"S. DARKO: A DONNIE DARKO TALE"
by Kevin Carr
|| MOVIE: *1/2 (out of 5 stars)
BLURAY EXPERIENCE: ***1/2 (out of 5 stars)
Daveigh Chase as SAMANTHA
Briana Evigan as COREY
James Lafferty as IRAQ JACK
Ed Westwick as RANDY
Jackson Rathbone as JEREMY
Zulay Henao as BAELYN
Elizabeth Berkeley as TRUDY
Studio: 20th Century Fox
Directed by: Chris Fisher
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It’s been seven years since Donnie Darko died in his bedroom after a jet engine fell through his house, saving the world from total destruction. His sister Samantha (Daveigh Chase) has been trying to make sense of it all, so she has run away with her friend Corey (Briana Evigan), finding her way to a small western town. While staying in town as their car is repaired, Samantha and Corey find themselves embroiled in more mysterious circumstances, which blur the lines of reality, death and time.
WHAT I LIKED
When it was announced that someone was making a sequel to the modern cult classic “Donnie Darko,” fans were enraged. Even though I enjoyed “Donnie Darko” quite a bit, I wasn’t upset. Unlike most, I honestly believed that there was more to the twisted world behind Richard Kelly’s film, which could be explored effectively.
The result of this sequel-mania is the tepid film “S. Darko,” which has some nice elements to it but ultimately doesn’t fit together as a movie. Still, there are parts that are worth noting.
First, both Daveigh Chase and Briana Evigan do fine acting jobs in the film, especially considering the dialogue they are given. Both bring a humanity to their roles and make their own presence on screen at least interesting.
The warping of time, reality and death has some potential in this movie, and the production delivers a very similar tone to the original.
WHAT I DIDN’T LIKE
Unfortunately, a good idea and good acting can’t help a flawed script. In the behind-the-scenes materials, writer Nathan Atkins goes to great lengths explaining how much of a “Donnie Darko” fan he is and why he was justified in making the film. Sadly, this results in a murky subset of fan fiction that would have been passed over on the internet were it not assigned to him.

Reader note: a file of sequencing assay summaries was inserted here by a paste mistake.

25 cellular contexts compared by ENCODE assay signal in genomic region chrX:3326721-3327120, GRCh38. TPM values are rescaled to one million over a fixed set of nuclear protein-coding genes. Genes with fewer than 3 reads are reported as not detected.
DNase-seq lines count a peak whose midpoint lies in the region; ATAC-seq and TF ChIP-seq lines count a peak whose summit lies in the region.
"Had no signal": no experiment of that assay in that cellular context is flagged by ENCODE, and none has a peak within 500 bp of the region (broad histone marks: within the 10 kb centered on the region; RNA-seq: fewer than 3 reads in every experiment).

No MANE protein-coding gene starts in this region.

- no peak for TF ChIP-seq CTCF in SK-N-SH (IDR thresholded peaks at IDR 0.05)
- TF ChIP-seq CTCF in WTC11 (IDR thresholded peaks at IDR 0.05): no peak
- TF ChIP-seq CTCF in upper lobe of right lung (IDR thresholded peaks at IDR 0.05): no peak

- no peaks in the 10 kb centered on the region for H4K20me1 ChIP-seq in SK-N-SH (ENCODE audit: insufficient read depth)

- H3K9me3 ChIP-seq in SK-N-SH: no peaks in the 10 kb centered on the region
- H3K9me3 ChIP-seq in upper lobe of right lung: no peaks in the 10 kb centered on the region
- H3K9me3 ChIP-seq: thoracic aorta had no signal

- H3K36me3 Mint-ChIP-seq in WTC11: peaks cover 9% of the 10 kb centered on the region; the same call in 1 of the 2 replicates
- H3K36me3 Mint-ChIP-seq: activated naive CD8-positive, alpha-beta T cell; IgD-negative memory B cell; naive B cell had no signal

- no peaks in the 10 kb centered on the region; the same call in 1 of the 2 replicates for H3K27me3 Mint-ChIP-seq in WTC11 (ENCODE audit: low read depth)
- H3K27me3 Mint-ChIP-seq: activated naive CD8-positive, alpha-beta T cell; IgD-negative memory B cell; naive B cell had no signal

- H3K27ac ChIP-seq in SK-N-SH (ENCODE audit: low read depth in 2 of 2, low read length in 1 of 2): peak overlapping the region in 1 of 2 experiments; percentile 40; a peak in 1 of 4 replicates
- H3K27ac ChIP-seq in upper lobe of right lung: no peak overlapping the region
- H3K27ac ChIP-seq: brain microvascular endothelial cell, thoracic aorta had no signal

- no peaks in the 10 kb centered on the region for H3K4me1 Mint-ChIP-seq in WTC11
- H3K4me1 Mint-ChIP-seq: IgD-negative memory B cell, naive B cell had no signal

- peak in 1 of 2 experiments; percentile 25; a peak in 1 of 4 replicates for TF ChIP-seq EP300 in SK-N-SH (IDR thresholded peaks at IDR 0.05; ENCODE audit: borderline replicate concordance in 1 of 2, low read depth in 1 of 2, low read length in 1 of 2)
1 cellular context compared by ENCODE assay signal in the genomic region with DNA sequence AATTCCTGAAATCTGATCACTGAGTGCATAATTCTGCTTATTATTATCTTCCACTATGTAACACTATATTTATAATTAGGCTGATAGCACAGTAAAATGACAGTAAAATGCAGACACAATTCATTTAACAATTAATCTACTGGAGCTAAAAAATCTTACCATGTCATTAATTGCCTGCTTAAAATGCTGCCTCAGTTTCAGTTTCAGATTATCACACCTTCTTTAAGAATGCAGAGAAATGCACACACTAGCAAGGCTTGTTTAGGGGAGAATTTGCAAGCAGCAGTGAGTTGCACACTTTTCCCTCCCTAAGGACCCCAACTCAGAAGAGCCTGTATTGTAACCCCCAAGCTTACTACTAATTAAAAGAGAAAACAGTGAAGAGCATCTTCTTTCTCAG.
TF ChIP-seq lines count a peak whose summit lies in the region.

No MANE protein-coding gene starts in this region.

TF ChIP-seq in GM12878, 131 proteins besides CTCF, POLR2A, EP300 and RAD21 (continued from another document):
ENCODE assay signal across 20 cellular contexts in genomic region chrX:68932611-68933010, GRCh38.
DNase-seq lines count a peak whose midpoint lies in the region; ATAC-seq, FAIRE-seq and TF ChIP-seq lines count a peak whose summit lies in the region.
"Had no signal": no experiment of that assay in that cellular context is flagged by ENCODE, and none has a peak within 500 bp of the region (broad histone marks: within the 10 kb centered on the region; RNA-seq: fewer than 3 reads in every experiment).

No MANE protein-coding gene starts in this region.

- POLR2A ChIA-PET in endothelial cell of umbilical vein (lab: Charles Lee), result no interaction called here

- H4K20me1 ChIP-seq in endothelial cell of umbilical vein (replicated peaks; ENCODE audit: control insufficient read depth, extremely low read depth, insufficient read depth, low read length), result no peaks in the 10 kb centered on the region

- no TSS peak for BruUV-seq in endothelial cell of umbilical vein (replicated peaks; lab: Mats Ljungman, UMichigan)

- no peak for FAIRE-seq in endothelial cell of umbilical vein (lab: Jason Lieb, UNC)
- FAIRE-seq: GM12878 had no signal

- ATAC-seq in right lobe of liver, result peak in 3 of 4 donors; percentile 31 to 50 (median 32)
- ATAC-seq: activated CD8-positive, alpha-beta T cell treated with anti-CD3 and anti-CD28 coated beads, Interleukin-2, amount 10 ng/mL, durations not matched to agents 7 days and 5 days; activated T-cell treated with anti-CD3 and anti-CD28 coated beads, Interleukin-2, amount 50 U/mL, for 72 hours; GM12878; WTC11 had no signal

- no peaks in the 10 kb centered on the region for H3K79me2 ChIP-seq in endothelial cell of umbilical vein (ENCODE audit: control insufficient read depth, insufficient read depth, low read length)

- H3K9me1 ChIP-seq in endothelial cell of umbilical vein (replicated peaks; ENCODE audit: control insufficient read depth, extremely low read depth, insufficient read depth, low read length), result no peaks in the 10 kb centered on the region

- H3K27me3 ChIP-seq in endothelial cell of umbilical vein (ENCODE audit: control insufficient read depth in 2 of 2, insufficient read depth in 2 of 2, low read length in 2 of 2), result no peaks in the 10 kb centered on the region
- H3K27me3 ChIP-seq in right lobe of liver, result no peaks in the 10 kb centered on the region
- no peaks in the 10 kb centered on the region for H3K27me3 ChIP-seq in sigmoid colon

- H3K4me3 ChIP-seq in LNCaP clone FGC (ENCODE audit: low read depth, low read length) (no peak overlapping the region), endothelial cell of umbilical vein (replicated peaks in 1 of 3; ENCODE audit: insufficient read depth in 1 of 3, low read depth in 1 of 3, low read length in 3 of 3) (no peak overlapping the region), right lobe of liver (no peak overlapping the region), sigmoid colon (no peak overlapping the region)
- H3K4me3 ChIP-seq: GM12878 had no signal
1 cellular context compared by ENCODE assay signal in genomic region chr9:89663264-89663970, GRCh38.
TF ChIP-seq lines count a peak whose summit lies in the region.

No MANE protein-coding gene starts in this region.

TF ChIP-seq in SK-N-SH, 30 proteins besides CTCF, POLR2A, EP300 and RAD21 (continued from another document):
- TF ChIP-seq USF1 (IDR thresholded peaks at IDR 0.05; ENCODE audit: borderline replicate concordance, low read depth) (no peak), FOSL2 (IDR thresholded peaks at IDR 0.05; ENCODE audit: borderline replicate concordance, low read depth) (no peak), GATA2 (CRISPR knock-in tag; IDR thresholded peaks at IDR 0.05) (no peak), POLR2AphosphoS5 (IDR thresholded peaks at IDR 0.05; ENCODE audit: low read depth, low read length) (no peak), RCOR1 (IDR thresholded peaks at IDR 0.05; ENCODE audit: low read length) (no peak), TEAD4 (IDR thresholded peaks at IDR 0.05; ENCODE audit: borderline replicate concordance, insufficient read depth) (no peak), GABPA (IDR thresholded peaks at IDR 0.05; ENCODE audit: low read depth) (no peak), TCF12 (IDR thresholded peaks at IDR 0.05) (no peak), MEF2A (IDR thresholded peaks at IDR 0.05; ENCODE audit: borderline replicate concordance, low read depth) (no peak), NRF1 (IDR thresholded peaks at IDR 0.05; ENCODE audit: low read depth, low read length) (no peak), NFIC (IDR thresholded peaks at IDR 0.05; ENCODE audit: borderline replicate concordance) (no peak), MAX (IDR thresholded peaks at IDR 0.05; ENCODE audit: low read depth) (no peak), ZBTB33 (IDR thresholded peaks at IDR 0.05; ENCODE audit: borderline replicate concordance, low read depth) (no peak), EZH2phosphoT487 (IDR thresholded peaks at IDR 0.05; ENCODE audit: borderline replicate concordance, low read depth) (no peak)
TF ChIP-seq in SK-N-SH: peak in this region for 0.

The filmmakers do their best to retain the elements of the film that make it worthy of the moniker “A Donnie Darko Tale.” There’s the creepy rabbit head. There’s the weird CGI pseudopod that leads characters around in a dream-like state. And there’s the future dead talking to the living. Unfortunately, these elements are jammed together in a poorly constructed screenplay and executed with confused direction that results in what appears to be more imitation than original thought.
It’s been reported that Richard Kelly has completely disowned this movie, and for good reason... of course that’s before you realize that this was the guy who gave us the similarly incomprehensible “Southland Tales” a few years back.
The Blu-Ray of this film provides a little more than just the content of the movie, which can help justify a rental. In both “The Making of S. Darko” and the commentary with the filmmakers, there’s some much needed explanation as to why this film was made in the first place. At the very least, after watching this, I understand where they were coming from and what they were attempting (even if it never quite worked out in the end).
There’s also a handful of deleted scenes and a “Utah Too Much” featurette which focuses on an impromptu song from the actors, honoring the location shooting of the film.
WHO’S GOING TO LIKE THIS MOVIE
Casual fans of “Donnie Darko” that won’t get too upset at what they’re watching.